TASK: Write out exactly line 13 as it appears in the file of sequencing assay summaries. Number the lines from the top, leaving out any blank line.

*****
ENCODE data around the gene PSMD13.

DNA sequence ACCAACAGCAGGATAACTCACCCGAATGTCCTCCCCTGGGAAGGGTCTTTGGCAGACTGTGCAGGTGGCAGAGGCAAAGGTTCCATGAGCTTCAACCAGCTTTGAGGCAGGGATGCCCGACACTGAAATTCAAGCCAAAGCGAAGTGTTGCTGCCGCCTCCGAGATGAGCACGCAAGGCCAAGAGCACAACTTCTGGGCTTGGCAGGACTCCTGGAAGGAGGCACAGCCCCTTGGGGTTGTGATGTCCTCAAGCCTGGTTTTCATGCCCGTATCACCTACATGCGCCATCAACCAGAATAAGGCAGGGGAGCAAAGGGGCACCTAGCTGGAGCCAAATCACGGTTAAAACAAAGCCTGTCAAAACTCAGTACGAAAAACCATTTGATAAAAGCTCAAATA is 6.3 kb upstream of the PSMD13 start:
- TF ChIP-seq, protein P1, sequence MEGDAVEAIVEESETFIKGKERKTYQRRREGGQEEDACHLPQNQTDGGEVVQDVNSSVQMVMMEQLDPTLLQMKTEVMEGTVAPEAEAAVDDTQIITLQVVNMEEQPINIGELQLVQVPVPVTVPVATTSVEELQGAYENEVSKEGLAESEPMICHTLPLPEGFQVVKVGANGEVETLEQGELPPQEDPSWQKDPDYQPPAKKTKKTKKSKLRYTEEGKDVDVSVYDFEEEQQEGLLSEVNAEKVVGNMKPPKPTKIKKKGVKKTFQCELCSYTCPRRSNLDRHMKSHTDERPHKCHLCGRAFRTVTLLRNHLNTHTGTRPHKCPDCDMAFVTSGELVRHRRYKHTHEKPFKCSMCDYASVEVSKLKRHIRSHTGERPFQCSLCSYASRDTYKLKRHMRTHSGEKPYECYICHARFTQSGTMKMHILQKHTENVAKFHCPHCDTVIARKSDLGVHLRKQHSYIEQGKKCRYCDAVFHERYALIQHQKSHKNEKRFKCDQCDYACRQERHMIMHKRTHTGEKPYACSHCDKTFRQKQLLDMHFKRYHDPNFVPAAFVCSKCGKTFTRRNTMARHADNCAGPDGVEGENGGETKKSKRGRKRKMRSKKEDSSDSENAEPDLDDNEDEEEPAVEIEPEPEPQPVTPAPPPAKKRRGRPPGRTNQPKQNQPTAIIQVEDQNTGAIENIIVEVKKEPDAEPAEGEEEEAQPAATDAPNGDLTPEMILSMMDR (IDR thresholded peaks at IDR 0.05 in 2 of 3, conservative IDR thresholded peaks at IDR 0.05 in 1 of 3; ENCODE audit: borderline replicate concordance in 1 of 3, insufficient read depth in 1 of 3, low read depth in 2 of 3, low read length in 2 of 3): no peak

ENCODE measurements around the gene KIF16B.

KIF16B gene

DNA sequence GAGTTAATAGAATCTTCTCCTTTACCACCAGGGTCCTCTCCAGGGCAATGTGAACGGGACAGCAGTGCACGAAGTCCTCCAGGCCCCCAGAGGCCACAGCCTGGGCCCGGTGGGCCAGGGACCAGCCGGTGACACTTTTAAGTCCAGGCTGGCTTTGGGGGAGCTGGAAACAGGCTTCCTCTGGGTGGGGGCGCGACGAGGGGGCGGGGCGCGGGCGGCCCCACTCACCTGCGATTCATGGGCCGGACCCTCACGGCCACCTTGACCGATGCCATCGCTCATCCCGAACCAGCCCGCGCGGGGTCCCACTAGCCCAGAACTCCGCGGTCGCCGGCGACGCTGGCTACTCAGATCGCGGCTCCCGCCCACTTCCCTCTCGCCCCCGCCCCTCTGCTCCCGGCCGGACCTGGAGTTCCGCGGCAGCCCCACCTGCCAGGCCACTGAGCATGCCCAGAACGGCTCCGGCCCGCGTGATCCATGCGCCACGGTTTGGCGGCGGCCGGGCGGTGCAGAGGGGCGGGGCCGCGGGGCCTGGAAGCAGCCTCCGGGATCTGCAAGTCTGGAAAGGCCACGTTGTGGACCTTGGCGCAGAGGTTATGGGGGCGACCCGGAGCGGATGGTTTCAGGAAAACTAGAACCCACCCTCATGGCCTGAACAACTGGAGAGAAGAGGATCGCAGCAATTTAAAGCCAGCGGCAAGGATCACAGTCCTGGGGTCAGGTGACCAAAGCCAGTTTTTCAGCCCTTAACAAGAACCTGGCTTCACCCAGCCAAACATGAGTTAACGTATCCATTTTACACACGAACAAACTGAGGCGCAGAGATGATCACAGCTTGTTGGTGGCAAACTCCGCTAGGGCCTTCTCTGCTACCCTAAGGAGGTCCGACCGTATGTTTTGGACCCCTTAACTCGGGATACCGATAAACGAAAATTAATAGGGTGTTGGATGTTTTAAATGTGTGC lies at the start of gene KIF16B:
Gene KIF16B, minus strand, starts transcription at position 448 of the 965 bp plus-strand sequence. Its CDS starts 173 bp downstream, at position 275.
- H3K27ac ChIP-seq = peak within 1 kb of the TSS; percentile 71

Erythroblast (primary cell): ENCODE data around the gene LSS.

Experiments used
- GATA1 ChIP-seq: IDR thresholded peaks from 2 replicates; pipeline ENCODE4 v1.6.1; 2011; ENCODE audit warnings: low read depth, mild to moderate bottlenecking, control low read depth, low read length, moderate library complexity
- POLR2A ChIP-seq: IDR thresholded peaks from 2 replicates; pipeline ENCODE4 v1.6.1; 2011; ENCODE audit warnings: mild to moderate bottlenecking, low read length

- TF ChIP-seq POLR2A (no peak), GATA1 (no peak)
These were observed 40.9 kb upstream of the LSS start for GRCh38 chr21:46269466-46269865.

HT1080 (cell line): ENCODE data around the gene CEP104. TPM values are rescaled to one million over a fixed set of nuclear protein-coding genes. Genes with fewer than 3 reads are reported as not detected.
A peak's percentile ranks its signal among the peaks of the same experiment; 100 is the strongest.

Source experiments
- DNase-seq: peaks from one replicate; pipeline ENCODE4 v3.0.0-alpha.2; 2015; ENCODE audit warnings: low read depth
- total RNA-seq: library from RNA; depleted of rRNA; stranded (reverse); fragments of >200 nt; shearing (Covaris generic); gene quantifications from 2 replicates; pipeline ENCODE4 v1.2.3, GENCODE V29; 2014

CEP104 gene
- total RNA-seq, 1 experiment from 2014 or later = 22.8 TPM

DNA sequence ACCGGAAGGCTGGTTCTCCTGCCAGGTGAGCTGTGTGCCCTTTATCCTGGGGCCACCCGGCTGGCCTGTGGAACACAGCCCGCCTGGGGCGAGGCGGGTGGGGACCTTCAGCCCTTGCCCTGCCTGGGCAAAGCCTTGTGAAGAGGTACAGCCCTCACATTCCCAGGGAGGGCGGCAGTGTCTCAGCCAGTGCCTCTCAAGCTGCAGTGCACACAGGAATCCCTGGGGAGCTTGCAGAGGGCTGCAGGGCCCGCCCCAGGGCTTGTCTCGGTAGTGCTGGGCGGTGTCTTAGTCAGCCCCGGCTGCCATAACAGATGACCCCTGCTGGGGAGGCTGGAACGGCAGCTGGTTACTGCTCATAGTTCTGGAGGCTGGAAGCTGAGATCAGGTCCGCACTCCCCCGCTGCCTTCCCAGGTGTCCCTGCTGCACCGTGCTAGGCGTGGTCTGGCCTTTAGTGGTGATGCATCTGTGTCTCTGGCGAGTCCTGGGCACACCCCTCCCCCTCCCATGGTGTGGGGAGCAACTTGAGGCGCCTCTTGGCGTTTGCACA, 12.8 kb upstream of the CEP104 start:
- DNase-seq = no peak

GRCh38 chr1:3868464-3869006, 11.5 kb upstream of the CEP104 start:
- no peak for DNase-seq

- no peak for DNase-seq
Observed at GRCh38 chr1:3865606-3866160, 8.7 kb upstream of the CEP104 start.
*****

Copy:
- TF ChIP-seq POLR2A (no peak), GATA1 (no peak)